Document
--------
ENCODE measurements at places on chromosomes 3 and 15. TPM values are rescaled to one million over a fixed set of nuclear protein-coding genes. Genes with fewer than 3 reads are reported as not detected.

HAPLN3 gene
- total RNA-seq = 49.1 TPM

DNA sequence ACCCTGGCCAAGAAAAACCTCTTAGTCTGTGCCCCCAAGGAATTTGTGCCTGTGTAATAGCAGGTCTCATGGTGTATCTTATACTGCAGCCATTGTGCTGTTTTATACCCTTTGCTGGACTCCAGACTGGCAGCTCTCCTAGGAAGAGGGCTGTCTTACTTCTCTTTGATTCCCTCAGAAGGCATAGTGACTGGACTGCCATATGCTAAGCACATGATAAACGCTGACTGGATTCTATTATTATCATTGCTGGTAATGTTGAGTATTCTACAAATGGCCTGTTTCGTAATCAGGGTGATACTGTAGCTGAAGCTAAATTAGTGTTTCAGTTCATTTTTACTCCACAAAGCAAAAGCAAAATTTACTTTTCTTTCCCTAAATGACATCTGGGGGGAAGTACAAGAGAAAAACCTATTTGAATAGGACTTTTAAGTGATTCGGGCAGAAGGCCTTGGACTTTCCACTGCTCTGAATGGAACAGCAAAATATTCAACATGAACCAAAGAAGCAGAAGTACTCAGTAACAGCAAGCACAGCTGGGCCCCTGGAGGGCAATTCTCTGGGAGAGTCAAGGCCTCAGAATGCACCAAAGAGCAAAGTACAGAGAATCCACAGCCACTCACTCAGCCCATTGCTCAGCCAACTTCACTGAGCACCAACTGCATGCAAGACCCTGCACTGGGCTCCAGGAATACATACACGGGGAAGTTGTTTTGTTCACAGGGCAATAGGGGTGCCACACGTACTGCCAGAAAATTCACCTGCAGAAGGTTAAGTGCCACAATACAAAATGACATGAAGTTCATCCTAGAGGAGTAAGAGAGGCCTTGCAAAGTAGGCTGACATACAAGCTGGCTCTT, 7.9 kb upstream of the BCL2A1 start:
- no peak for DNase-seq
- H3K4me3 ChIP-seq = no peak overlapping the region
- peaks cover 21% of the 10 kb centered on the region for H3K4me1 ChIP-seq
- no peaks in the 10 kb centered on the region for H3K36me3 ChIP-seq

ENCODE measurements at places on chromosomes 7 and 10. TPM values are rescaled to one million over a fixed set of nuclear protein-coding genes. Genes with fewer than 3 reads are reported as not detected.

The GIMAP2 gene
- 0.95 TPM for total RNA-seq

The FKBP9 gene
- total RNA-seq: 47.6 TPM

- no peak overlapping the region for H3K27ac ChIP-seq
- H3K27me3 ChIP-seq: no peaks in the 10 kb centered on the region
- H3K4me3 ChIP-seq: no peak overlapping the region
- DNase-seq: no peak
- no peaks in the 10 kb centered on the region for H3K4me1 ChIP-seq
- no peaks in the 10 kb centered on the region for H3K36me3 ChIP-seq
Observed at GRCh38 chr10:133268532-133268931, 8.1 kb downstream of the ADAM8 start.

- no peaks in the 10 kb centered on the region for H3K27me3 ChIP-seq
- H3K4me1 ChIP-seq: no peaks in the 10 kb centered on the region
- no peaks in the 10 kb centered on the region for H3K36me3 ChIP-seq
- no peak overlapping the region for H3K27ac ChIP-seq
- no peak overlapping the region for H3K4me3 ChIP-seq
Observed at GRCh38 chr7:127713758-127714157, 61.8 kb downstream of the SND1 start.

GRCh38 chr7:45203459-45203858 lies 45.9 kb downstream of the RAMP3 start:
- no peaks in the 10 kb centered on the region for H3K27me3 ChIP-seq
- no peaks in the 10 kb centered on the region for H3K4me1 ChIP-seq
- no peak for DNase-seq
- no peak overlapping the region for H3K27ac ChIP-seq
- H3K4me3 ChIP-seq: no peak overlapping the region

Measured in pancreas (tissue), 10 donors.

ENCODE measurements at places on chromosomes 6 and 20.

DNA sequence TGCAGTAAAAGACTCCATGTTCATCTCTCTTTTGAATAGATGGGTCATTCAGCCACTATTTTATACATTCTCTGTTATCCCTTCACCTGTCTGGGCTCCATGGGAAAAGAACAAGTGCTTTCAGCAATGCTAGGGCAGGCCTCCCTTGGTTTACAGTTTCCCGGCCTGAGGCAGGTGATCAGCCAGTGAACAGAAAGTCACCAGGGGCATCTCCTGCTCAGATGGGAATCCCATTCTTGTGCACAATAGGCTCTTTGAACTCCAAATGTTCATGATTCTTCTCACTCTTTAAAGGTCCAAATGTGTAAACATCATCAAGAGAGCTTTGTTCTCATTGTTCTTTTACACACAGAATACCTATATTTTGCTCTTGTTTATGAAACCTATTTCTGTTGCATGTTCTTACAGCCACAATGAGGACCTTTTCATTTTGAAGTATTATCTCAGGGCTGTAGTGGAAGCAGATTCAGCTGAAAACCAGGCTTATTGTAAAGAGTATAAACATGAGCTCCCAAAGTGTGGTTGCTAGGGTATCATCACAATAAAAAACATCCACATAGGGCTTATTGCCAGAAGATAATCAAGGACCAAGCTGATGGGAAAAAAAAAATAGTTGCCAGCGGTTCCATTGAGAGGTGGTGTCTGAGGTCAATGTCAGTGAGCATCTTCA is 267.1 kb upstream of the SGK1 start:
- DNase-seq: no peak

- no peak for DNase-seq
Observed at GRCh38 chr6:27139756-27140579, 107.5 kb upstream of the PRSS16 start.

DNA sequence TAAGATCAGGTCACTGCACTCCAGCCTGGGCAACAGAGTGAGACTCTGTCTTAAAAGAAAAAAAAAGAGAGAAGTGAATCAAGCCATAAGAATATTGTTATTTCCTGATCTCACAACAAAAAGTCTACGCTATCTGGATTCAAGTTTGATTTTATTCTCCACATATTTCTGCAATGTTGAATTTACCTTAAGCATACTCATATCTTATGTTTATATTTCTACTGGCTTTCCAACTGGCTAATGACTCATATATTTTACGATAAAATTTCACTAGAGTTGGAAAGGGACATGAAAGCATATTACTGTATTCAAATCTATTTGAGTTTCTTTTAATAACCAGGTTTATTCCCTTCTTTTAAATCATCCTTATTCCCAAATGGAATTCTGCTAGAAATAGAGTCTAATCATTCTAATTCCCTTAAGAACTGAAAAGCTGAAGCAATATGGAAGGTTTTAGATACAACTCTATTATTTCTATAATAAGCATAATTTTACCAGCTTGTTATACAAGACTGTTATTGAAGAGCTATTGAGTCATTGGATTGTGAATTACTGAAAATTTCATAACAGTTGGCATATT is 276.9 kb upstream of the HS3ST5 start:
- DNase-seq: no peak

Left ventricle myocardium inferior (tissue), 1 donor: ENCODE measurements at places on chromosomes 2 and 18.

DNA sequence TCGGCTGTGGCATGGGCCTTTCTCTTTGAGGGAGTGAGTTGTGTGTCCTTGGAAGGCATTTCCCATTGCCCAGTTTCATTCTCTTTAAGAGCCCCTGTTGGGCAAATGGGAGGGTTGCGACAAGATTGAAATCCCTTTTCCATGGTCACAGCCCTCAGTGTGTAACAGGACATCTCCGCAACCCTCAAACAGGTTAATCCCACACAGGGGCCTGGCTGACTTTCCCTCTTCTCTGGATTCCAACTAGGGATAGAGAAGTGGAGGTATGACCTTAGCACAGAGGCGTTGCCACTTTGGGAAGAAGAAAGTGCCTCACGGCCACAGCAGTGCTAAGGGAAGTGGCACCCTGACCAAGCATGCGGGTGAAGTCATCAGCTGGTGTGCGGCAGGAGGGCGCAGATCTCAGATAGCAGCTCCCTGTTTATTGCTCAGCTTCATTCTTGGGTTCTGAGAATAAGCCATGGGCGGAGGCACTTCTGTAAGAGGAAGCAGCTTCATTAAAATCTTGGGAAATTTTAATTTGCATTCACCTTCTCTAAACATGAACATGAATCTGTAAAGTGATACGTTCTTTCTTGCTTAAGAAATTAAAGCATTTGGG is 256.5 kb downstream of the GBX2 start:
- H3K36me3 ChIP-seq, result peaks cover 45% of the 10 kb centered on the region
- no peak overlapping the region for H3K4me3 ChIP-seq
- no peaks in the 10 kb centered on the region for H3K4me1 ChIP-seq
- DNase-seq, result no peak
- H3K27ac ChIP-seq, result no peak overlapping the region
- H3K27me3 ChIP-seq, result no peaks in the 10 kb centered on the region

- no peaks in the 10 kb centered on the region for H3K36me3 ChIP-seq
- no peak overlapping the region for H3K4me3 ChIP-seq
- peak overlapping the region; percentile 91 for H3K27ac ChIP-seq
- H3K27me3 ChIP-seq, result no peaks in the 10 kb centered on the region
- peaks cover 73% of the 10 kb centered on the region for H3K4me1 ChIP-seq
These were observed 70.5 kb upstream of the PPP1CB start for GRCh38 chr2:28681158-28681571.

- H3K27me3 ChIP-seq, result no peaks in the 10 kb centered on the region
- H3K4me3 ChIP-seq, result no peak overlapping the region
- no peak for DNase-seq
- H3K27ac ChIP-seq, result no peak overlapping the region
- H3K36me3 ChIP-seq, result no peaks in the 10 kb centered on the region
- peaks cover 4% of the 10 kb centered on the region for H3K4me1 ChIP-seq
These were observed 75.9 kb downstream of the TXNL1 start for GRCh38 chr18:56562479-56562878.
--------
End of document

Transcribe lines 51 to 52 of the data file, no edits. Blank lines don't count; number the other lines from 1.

- peak overlapping the region; percentile 91 for H3K27ac ChIP-seq
- H3K27me3 ChIP-seq, result no peaks in the 10 kb centered on the region